As we closeout 2020 and during our favorite time of the year, the holidays, we are all in need of rest, relaxation, and rejuvenation. A break is well deserved for parents, especially our children, and the teachers. Who would have thought last year this time, that as parents we would be adding teacher to our title and many hats that they already wear? It has been a lot, but we’ve made it. When school started back in August and September, many of us thought that the kids would be back in school, at least on a hybrid schedule. But due to COVID-19 and the rising cases still surging, most children are still at home virtually learning. Stephanie Carter mom of two teenage boys, is a maven when it comes to homeschooling, and has been home teaching her children for quite some time. Carter is who most of us need for guidance of the do’s and the don’ts of effective home teaching, especially those of us with degrees in other areas. We are all stressed because there is so much going on at once, and Carter knows exactly what it takes to get the job done and excel in this role, as she has been homeschooling for the past 11 years, and is passionate about empowering other parents to do the same. She recently released her new book, Trials and Successes: Effective Teaching and Learning at Home and shows us exactly how to navigate the virtual learning environment.
What has been your motivation for writing your book Trials & Successes?
My husband, Phillip Carter, brought me to this career path. He had encouraged me to write for years. I had drafts for 4 books on my laptop that I didn’t complete. When the COVID-19 pandemic caused the schools to close, my husband encouraged me to post 10 homeschooling tips for his Facebook friends, who all of a sudden, had to teach their children at home. My post was shared over 100 times and I realized that there was a need. His encouragement inspired me to write and publish, Trials and Successes, and to continue publishing and releasing books that will help others.
What are some tips on preventing burnout for parents who are now doing virtual teaching for the first time?
To prevent burnout, parents and students need to take many breaks. I know that it may be difficult because the classes are structured, but if parents feel that their child’s attention wanes after a period of time, they can talk to the child’s teacher to permit their child to stand move around or sit in a comfortable area within their learning space. At this time, it is important for the child to be comfortable otherwise, the learning process will not be effective.
There is a difference between homeschooling and virtual learning. What are some ways that they are alike so that parents can apply some knowledge from your expertise as a homeschooling mom?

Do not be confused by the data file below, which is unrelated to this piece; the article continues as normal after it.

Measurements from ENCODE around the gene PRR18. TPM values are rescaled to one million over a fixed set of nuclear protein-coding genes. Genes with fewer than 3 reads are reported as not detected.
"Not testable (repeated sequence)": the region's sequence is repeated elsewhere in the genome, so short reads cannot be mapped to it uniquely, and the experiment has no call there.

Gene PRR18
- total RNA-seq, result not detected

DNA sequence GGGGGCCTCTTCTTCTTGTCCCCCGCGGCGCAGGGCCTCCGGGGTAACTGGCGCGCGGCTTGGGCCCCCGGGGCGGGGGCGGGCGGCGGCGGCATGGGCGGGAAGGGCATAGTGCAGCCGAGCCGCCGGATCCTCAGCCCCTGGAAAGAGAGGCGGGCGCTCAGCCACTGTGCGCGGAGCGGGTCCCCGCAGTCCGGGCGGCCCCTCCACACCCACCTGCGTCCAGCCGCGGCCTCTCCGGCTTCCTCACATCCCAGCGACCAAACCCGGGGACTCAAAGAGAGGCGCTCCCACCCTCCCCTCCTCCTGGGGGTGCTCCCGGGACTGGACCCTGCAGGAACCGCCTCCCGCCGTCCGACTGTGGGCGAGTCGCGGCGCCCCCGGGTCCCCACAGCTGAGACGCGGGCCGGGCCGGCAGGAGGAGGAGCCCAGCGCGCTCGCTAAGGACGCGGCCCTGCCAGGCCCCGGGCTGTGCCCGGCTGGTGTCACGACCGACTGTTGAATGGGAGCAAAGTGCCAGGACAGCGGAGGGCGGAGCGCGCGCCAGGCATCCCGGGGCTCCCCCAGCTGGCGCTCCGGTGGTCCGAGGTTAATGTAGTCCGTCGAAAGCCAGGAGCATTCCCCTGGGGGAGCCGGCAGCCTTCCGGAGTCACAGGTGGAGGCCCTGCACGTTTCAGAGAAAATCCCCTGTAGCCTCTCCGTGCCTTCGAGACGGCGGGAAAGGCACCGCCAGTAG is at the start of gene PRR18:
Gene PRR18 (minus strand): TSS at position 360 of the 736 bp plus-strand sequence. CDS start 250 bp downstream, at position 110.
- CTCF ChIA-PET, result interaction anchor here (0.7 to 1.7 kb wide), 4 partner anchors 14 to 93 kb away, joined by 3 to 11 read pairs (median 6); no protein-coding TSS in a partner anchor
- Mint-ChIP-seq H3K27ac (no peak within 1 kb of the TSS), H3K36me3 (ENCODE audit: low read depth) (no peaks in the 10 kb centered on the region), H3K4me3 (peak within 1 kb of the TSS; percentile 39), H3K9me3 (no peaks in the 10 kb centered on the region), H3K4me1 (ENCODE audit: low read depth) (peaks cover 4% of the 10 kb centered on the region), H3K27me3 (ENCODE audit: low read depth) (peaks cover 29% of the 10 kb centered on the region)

Yes, this is a difference. Virtual learning is when students are physically separate from their teacher or instructor, and homeschooling is when a parent or guardian takes control and manages all aspects of their child’s education. Virtual learning can be used as a tool in homeschooling. I have used virtual learning in the past, and even more now with the pandemic for my sons to learn from individuals who have a passion for subjects such as anatomy and literature. Outschool and Khan Academy are resources I have used for virtual learning. Virtual learning and homeschooling are similar because the parents can control the learning environment of their child, even if the virtual learning is on a strict schedule.
For those who may not have the time to read the book right now and want to get a quick understanding of homeschooling, do you have another point of reference for the information provided in the book?
Yes, I have just completed a quick reference e-book entitled, Quick Reference to Home Teaching Success. It is a 12-page quick read that highlights some of the major points from the Trials and Successes book. This e-book is available on Amazon and on my website.
What are some things that parents can do for their children to ensure that this new way of learning, virtual learning will work for them and their household while still following their school district and or county’s guidance?
Parents should have open communication with their children’s teachers to keep track of their children’s progress. Parents should verify that assignments, if any, are being submitted. If parents are available during their children’s virtual class time, they should observe to determine if their children are attentive, if they’re participating in class, and if they understand what’s being taught. By being proactive, parents will not be surprised at the end of the quarter or the end of the school year if their children are falling behind. It is a tremendous adjustment for all involved and it will take time, patience, and perseverance. But if parents focus on the main goal, which is a successful educational experience, the time and effort in doing whatever it takes to reach that goal will be worth it.
What can we expect next from you? Are there any other projects in the works?
In addition to the e-book I mentioned earlier in the interview, I’ve completed the first book of an educational series for children, and I’m also working on a book about learning styles. Look for these books to be released in early 2021.
If there was just one thing that you can share with us as the number one tip for homeschooling, what would it be?
My number one tip is to tailor your child’s education to fit YOUR child. Homeschooling your child is making their education as unique as your child. Each child learns differently, learns at their own pace, and has their own interests and gifts, and discovering these attributes will allow your child room to learn and grow.
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All images by Imagine Photography, Washington DC